Isaac Seumalo

American football player (born 1993)

American football player
Isaac Seumalo
refer to caption
Seumalo with the Philadelphia Eagles in 2017
No. 73 – Pittsburgh Steelers
Position:Guard
Personal information
Born: (1993-10-29) October 29, 1993 (age 30)
Honolulu, Hawaii, U.S.
Height:6 ft 4 in (1.93 m)
Weight:303 lb (137 kg)
Career information
High school:Corvallis (Corvallis, Oregon)
College:Oregon State (2012–2015)
NFL draft:2016 / Round: 3 / Pick: 79
Career history
  • Philadelphia Eagles (2016–2022)
  • Pittsburgh Steelers (2023–present)
Roster status:Active
Career highlights and awards
  • Super Bowl champion (LII)
  • Freshman All-American (2012)
  • Second-team All-Pac-12 (2013)
Career NFL statistics as of 2023
Games played:98
Games started:77
Player stats at NFL.com · PFR

Isaac Seumalo (born October 29, 1993) is an American football guard for the Pittsburgh Steelers of the National Football League (NFL). He played college football at Oregon State.

Early years

A native of Corvallis, Oregon, Seumalo attended Corvallis High School, where he won 5A First-team All-State honors as an offensive and defensive lineman his junior and senior years. He had transferred there from Santiam Christian School, where he played his freshman and sophomore years. Regarded as a four-star recruit by Rivals.com, Seumalo was listed as the No. 3 offensive guard prospect in his class.[1] He chose Oregon State, where his father Joe Seumalo worked as defensive line coach, over offers from Oregon, Stanford, and Southern California.[2] Seumalo had been working out in the summer on Oregon State's campus.[3]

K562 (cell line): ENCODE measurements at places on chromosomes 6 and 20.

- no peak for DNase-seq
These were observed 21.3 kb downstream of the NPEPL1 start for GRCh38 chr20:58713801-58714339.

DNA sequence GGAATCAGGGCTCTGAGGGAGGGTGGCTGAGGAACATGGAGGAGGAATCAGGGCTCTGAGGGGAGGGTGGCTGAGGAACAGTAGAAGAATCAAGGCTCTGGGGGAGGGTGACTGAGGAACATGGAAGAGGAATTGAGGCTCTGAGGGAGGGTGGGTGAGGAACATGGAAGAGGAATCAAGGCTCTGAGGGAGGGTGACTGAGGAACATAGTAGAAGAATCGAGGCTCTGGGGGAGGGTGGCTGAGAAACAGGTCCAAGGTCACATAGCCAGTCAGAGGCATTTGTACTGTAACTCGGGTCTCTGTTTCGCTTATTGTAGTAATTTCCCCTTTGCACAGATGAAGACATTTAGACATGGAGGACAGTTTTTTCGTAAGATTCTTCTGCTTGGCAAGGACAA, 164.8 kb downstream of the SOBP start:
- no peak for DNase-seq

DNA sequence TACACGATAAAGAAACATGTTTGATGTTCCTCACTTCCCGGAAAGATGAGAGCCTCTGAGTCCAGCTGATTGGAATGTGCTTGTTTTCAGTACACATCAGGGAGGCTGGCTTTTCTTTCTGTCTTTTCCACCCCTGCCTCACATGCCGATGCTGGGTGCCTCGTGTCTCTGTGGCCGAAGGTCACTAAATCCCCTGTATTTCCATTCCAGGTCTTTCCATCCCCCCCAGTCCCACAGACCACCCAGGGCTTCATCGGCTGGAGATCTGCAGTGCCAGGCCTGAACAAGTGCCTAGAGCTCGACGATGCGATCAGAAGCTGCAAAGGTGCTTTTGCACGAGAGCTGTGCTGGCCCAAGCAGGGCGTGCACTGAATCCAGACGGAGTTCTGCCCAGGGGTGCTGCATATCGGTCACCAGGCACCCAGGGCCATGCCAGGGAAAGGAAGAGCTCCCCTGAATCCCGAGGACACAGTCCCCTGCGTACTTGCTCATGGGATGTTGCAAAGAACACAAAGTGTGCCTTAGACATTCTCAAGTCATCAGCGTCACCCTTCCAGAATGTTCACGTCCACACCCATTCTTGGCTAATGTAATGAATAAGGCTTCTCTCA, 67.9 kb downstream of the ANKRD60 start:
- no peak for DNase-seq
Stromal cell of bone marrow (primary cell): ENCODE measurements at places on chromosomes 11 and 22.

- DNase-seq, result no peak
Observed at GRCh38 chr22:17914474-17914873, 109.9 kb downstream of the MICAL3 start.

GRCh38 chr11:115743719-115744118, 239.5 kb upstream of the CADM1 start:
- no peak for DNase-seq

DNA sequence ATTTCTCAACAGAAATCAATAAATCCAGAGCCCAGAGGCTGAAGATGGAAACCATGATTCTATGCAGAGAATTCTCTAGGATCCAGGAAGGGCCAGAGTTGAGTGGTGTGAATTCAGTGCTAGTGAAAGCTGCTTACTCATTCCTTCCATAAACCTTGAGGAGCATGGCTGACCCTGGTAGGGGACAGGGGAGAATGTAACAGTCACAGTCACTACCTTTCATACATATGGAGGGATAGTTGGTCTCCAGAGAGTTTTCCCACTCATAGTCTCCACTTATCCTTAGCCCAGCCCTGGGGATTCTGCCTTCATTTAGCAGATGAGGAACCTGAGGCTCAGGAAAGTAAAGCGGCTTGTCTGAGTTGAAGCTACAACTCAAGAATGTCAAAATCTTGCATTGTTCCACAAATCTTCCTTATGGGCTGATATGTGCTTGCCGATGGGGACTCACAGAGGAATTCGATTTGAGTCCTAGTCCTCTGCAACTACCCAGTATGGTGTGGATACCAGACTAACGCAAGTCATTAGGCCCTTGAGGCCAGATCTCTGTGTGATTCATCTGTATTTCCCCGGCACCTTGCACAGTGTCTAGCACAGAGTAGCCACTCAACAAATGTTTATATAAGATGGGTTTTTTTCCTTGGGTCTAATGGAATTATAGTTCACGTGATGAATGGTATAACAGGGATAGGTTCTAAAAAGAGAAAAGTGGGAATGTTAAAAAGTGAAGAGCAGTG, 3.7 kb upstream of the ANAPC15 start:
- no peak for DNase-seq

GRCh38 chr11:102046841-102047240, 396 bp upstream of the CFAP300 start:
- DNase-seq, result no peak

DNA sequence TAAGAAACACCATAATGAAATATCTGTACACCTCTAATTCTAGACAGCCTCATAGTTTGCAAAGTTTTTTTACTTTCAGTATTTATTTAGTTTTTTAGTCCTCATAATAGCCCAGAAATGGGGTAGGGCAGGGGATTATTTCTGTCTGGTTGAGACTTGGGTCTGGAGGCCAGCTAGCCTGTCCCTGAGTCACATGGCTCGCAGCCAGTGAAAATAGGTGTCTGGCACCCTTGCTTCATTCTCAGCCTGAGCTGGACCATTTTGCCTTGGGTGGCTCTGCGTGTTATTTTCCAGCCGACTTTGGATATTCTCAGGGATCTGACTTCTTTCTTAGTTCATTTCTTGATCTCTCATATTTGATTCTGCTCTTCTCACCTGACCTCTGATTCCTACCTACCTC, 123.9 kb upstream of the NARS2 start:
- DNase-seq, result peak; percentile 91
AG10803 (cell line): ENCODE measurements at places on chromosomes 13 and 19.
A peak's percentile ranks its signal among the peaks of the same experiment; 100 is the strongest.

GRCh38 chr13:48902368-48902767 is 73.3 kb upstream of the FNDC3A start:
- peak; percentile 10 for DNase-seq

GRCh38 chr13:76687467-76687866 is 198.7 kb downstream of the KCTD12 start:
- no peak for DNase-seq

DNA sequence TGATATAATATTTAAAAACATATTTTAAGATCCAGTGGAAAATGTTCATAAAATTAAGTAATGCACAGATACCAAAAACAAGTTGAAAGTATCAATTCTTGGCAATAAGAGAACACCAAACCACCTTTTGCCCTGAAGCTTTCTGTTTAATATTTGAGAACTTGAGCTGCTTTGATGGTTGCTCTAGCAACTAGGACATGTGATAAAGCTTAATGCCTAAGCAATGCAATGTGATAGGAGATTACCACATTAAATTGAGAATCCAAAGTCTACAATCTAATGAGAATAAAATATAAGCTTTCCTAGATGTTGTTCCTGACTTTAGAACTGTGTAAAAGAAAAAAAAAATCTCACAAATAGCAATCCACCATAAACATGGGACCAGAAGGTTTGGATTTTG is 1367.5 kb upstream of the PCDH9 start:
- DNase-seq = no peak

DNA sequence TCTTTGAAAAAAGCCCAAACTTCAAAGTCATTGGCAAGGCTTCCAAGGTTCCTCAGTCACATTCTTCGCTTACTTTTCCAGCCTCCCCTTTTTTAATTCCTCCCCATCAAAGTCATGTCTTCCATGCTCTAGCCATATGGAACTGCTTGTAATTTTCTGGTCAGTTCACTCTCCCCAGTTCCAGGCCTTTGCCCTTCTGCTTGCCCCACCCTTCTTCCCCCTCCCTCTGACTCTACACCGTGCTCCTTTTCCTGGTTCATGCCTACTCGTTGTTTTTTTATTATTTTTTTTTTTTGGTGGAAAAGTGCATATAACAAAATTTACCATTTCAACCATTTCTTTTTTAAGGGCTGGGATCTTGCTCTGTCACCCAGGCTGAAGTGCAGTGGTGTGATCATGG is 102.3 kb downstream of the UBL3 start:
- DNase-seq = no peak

College career

In his first season at Oregon State, Seumalo became the first true freshman to start at center since Roger Levasa in 1978,[4] appeared in all 13 games and earned Freshman All-American honors by College Football News and CBSSports.com,[5][6] as well as honorable mention All-Pac-12 Conference honors. Seumalo was particularly praised for his performance against reigning Pac-12 Defensive Lineman of the Year Star Lotulelei, in a victory over the Utah Utes.[7][8]

Professional career

Pre-draft measurables
Height Weight Arm length Hand span 40-yard dash 10-yard split 20-yard split 20-yard shuttle Three-cone drill Vertical jump Broad jump Bench press
6 ft 3+78 in
(1.93 m)
303 lb
(137 kg)
33 in
(0.84 m)
9+78 in
(0.25 m)
5.19 s 1.72 s 2.99 s 4.52 s 7.40 s 26.0 in
(0.66 m)
8 ft 9 in
(2.67 m)
19 reps
All values from NFL Combine, except bench from Pro Day[9][10]

Philadelphia Eagles

On April 29, 2016, the Philadelphia Eagles selected Seumalo in the third round (79th overall) of the 2016 NFL Draft.[11] In 2017, Seumalo played in 14 games, however, he was benched as the starting left guard in favor of Stefan Wisniewski after a poor performance in a week 2 loss to the Kansas City Chiefs. He won his first Super Bowl ring when the Eagles defeated the New England Patriots 41-33 in Super Bowl LII.[12]

In 2018, Seumalo entered the season as the backup left guard behind Stefen Wisniewski. He was named the starter in Week 5 and started the next nine games before being sidelined the final three weeks of the regular season with a pectoral injury.

On March 4, 2019, Seumalo signed a three-year contract extension with the Eagles through the 2022 season.[13]